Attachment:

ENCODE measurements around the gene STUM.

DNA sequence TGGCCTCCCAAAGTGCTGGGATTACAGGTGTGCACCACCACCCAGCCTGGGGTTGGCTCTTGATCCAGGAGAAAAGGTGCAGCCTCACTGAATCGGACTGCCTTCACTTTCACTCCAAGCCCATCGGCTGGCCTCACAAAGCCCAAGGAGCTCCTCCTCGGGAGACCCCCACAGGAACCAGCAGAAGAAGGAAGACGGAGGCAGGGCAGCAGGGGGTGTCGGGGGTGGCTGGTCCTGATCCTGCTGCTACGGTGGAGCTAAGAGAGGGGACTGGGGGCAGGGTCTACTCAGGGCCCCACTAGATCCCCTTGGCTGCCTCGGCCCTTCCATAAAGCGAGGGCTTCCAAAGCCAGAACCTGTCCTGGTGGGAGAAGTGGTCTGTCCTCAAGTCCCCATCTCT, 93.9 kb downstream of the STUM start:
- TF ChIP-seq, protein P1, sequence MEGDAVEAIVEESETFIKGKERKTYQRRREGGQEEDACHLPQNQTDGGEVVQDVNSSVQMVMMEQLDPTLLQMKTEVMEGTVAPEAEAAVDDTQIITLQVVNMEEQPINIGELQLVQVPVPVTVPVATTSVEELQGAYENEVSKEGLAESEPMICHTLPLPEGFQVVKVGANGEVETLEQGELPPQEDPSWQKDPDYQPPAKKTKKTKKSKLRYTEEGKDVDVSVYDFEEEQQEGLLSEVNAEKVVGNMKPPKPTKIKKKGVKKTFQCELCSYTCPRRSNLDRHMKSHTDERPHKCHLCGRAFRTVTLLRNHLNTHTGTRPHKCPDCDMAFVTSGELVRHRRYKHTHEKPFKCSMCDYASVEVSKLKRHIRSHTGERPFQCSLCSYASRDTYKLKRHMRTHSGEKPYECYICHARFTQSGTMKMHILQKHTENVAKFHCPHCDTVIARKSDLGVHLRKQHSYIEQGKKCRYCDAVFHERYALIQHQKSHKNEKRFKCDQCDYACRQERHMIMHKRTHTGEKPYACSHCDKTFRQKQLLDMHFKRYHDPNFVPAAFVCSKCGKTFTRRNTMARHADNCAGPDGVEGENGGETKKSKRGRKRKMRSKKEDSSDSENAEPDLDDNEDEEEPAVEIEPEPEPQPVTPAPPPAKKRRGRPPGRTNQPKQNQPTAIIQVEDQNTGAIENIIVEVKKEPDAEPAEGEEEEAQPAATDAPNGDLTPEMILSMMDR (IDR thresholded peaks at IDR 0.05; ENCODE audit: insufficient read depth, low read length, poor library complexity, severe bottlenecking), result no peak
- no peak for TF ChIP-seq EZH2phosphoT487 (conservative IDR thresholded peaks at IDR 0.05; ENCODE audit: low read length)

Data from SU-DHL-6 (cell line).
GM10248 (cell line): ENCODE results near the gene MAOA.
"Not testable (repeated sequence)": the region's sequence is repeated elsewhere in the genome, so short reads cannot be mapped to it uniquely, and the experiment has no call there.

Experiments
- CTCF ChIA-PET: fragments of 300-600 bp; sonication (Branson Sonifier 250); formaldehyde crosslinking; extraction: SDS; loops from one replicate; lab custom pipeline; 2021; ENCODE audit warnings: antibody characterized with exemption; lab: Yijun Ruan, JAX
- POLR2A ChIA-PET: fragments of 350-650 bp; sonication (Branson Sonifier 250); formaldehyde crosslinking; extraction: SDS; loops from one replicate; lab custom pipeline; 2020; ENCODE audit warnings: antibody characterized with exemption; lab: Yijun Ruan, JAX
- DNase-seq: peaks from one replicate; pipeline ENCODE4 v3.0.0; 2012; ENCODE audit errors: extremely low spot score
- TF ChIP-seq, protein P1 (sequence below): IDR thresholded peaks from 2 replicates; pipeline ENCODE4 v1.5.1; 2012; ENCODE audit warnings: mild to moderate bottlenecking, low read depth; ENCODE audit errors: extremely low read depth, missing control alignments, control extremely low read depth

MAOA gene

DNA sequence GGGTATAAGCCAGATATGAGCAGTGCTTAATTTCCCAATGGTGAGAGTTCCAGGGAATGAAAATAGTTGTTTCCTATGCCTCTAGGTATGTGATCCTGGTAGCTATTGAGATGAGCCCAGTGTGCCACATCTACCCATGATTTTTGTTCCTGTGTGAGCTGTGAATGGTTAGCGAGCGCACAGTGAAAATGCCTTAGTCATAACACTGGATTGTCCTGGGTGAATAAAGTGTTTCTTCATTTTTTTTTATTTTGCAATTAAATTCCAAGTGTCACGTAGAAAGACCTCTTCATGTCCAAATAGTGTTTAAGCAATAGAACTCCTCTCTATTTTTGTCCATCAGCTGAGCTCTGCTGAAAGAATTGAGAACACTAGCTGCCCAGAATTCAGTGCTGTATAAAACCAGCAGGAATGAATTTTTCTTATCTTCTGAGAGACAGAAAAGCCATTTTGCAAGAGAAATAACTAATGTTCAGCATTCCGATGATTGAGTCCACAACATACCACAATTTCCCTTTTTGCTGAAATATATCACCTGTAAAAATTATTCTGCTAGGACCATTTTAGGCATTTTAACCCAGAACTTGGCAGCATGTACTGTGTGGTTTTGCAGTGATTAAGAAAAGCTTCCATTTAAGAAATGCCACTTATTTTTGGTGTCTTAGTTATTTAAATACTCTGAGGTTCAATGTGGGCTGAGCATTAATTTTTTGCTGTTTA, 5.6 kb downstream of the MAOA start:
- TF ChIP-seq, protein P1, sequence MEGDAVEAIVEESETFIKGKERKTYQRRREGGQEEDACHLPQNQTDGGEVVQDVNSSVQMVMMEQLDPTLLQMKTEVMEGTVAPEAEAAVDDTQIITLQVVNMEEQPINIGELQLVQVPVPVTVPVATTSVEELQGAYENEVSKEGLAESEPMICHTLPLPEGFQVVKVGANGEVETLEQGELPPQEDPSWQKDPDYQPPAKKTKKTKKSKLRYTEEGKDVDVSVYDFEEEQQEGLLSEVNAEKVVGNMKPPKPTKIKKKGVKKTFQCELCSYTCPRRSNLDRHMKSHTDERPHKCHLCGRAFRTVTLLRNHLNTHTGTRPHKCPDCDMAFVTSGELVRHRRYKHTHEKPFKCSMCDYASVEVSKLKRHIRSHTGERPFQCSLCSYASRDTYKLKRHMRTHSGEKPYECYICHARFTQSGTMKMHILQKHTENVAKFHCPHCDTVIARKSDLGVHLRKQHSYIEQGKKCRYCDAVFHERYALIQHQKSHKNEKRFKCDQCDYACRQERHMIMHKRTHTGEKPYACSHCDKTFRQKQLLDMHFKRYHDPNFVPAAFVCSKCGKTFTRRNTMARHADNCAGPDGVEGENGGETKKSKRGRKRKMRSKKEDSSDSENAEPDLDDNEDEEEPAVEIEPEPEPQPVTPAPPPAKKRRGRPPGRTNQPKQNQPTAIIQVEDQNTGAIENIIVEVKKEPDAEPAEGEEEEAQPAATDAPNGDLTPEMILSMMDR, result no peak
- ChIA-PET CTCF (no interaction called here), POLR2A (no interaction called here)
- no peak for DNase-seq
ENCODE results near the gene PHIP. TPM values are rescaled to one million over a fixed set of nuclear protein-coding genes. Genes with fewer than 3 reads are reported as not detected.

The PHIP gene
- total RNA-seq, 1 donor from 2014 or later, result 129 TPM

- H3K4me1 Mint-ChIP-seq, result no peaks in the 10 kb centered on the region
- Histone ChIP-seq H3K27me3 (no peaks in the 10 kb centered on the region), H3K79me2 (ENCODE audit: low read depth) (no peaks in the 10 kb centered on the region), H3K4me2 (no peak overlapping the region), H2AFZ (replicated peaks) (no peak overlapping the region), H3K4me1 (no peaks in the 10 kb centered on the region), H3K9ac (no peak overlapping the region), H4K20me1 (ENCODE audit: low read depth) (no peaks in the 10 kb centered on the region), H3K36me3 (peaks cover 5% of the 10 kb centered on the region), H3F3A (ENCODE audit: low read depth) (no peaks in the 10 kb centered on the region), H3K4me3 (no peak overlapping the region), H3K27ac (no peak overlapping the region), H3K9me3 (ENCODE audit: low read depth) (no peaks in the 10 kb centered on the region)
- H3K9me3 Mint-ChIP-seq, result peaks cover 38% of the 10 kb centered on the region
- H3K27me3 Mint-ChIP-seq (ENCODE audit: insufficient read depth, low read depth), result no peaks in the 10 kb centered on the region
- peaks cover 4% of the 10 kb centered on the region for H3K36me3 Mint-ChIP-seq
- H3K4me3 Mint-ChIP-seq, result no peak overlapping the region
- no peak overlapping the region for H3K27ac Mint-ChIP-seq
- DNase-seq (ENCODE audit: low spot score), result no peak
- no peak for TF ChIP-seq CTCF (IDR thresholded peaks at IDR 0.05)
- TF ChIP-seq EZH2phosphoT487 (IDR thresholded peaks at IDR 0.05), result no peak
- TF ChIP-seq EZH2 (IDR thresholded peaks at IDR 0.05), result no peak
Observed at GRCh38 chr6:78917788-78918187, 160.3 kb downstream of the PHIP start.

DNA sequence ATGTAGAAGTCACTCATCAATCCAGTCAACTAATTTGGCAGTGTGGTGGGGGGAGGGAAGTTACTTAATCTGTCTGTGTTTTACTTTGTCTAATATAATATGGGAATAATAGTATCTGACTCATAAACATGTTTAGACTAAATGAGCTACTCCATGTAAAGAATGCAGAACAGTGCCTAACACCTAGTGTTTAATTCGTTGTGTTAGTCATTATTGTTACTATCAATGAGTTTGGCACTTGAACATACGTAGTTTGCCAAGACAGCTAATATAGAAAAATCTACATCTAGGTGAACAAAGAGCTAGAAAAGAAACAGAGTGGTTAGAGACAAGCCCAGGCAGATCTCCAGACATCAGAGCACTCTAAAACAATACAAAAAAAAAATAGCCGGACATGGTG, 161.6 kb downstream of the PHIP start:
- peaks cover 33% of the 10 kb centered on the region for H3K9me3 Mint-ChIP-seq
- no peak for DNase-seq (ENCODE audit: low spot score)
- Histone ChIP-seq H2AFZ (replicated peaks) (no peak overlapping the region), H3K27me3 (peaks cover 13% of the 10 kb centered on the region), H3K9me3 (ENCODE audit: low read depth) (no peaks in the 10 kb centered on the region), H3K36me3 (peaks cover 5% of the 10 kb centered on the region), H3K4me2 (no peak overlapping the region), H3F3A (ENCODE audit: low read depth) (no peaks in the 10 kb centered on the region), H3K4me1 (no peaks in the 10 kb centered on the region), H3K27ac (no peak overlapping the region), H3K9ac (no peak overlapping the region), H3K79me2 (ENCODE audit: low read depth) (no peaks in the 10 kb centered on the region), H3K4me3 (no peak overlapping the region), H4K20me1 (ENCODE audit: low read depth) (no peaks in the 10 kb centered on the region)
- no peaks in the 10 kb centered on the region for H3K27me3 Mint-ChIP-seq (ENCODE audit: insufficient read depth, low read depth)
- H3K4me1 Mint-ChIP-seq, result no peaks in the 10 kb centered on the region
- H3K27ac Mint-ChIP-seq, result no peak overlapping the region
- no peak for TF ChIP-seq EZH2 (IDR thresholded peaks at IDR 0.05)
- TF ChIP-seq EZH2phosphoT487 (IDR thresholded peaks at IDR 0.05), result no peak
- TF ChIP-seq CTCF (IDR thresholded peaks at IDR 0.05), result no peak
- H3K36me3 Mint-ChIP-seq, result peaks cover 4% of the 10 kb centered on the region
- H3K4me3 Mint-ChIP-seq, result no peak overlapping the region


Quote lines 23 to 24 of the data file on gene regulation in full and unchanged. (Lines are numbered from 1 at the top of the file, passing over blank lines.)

- H3K9me3 Mint-ChIP-seq, result peaks cover 38% of the 10 kb centered on the region
- H3K27me3 Mint-ChIP-seq (ENCODE audit: insufficient read depth, low read depth), result no peaks in the 10 kb centered on the region